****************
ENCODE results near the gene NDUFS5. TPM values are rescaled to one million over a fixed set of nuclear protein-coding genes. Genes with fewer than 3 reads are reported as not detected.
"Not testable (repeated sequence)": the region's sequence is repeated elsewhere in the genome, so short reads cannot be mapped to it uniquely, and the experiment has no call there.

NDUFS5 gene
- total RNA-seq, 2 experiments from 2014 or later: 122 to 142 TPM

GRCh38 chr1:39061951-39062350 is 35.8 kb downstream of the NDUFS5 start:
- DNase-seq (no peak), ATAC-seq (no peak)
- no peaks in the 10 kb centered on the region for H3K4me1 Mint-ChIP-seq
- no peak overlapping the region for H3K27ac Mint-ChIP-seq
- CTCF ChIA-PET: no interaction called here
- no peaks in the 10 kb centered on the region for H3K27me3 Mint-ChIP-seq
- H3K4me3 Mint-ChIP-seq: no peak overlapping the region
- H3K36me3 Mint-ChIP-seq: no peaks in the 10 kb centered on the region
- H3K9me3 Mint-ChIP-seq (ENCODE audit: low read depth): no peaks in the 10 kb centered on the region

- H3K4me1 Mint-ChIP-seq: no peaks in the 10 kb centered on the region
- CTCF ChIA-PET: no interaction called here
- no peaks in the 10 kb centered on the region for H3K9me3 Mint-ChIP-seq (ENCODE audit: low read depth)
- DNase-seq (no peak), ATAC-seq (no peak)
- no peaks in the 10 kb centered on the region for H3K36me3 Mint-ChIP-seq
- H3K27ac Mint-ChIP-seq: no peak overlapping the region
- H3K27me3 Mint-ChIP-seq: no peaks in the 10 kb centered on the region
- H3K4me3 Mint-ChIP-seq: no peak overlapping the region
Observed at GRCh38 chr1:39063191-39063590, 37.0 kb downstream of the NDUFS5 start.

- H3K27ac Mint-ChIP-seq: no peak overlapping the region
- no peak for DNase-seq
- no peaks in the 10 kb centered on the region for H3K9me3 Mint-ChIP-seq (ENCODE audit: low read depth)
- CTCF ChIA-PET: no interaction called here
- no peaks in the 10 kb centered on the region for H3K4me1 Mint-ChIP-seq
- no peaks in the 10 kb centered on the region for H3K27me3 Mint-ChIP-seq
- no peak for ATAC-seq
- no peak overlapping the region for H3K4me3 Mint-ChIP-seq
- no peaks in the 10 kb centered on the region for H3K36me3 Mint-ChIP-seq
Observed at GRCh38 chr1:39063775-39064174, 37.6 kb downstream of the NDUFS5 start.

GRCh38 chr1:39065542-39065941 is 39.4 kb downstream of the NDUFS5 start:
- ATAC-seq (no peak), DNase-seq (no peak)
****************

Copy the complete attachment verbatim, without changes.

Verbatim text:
ENCODE results near the gene NDUFS5. TPM values are rescaled to one million over a fixed set of nuclear protein-coding genes. Genes with fewer than 3 reads are reported as not detected.
"Not testable (repeated sequence)": the region's sequence is repeated elsewhere in the genome, so short reads cannot be mapped to it uniquely, and the experiment has no call there.

NDUFS5 gene
- total RNA-seq, 2 experiments from 2014 or later: 122 to 142 TPM

GRCh38 chr1:39061951-39062350 is 35.8 kb downstream of the NDUFS5 start:
- DNase-seq (no peak), ATAC-seq (no peak)
- no peaks in the 10 kb centered on the region for H3K4me1 Mint-ChIP-seq
- no peak overlapping the region for H3K27ac Mint-ChIP-seq
- CTCF ChIA-PET: no interaction called here
- no peaks in the 10 kb centered on the region for H3K27me3 Mint-ChIP-seq
- H3K4me3 Mint-ChIP-seq: no peak overlapping the region
- H3K36me3 Mint-ChIP-seq: no peaks in the 10 kb centered on the region
- H3K9me3 Mint-ChIP-seq (ENCODE audit: low read depth): no peaks in the 10 kb centered on the region

- H3K4me1 Mint-ChIP-seq: no peaks in the 10 kb centered on the region
- CTCF ChIA-PET: no interaction called here
- no peaks in the 10 kb centered on the region for H3K9me3 Mint-ChIP-seq (ENCODE audit: low read depth)
- DNase-seq (no peak), ATAC-seq (no peak)
- no peaks in the 10 kb centered on the region for H3K36me3 Mint-ChIP-seq
- H3K27ac Mint-ChIP-seq: no peak overlapping the region
- H3K27me3 Mint-ChIP-seq: no peaks in the 10 kb centered on the region
- H3K4me3 Mint-ChIP-seq: no peak overlapping the region
Observed at GRCh38 chr1:39063191-39063590, 37.0 kb downstream of the NDUFS5 start.

- H3K27ac Mint-ChIP-seq: no peak overlapping the region
- no peak for DNase-seq
- no peaks in the 10 kb centered on the region for H3K9me3 Mint-ChIP-seq (ENCODE audit: low read depth)
- CTCF ChIA-PET: no interaction called here
- no peaks in the 10 kb centered on the region for H3K4me1 Mint-ChIP-seq
- no peaks in the 10 kb centered on the region for H3K27me3 Mint-ChIP-seq
- no peak for ATAC-seq
- no peak overlapping the region for H3K4me3 Mint-ChIP-seq
- no peaks in the 10 kb centered on the region for H3K36me3 Mint-ChIP-seq
Observed at GRCh38 chr1:39063775-39064174, 37.6 kb downstream of the NDUFS5 start.

GRCh38 chr1:39065542-39065941 is 39.4 kb downstream of the NDUFS5 start:
- ATAC-seq (no peak), DNase-seq (no peak)